The network or communication performance in Internet GIS is affected by three major factors: network speed, networking software on both ends of the network, and the network traffic. A faster network clearly has better network performance. The speed of Internet connections is improving with faster modems and faster communication connections. On the other hand, efficient networking software on both ends of the network and an efficient design of Internet GIS programs can accommodate a slow speed connection to some extent. But the number of trips across the network is usually the most important factor in performance.
Reliability refers to the ability of the system to handle increased workload, such as multiple simultaneous requests. The normal assumption taken into consideration for the scalability factor is done by taking into consideration the Pareto’s rule which states that 80% of web traffic occurs during 20% of the time. To keep a system 99.9995% reliable one has to has redundant everything (hardware, software, network, etc.)
How many hours would it take for a hacker to hack through the firewall, is the normal question. The server should be protected using various mechanisms. The Internet GIS software should have the administrator password and user log in validation. The frequently method used for the protection of the map/web servers are by providing firewall. Firewall bandwidth is usually 80-90Mbps with single point of failure. It is simpler to put all machines either behind or outside the firewall. Security is less of an issue for server-side applications because there are no program codes that are executed in the user’s local machine. However, it is a concern for client-side applications, which are downloaded from the network, often from machines over which the user has no control. Such application codes could contain fatal flaws or viruses that could damage the user’s local machine.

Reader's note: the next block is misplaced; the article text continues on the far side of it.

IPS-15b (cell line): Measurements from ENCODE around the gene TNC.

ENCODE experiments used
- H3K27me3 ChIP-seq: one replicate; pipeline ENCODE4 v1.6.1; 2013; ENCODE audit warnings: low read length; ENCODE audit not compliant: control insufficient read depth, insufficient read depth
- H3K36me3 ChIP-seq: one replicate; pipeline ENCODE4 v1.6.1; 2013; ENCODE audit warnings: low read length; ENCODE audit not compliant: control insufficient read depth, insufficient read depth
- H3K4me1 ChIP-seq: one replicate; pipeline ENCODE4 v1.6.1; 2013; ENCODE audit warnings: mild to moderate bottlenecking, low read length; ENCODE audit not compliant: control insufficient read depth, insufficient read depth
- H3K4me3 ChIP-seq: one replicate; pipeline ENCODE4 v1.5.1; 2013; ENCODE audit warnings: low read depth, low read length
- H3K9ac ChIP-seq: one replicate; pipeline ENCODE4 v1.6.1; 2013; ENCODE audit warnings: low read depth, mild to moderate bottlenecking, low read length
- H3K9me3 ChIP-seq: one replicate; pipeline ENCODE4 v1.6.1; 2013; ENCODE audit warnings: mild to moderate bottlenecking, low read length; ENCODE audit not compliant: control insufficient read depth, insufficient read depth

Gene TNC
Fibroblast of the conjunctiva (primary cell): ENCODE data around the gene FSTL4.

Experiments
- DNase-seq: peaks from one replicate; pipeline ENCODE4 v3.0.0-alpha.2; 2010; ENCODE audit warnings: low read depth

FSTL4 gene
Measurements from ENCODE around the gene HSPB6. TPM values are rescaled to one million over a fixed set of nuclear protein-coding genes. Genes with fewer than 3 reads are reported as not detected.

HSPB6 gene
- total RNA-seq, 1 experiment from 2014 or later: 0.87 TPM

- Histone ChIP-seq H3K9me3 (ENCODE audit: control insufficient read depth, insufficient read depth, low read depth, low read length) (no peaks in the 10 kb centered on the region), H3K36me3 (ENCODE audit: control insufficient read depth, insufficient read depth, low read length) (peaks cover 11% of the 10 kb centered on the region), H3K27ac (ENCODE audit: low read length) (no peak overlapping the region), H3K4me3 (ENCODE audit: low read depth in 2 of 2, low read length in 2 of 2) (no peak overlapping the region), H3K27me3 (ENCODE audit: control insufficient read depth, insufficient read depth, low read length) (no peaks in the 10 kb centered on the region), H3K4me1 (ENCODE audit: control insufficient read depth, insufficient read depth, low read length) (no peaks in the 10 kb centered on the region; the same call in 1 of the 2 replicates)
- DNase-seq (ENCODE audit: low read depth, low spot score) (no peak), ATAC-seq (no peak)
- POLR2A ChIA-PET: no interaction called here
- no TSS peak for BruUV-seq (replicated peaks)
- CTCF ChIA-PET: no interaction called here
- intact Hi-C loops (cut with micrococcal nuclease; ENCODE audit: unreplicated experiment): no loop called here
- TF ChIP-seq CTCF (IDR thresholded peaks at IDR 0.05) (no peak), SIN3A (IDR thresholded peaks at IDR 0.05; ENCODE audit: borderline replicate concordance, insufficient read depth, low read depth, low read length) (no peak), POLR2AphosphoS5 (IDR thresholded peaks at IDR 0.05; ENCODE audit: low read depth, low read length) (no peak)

Fig. 2: Gujarat Earthquake Rehabilitation Information System
Data sharing is important for any GIS program. Lack of data is the only hindrance in the awareness of this technology. The Geography Network (www.geographynetwork.com) is a global network of geographic information users and providers. It uses the infrastructure of the Internet to deliver geographic content to user browsers and desktops. Content may be provided in the form of raw data, maps, or more advanced services dealing with, for example, demographic mapping, flood risk mapping, and vehicle routing etc. The main theme of the Geography Network is the sharing of geographic information. ESRI maintains the Geography Network channel guide on a network server node.
The Geography Network is an open system. Anyone with an Internet browser can use the network, and becoming a provider is free and simple. An open protocol is used for communication that is compatible with emerging Internet standards for geographic information sharing. Indeed, the Geography Network technology has been used in the Open GIS Consortium Web mapping test bed.
The Geography Network is built on the technology of the Internet and the World Wide Web. Any user with a conventional Internet Web browser can access the Geography Network. Desktop GIS software such as ArcInfo, ArcView GIS, and ArcExplorer (freely downloadable from the site (www.esri.com) can also access data and services in the same way that they work with local data.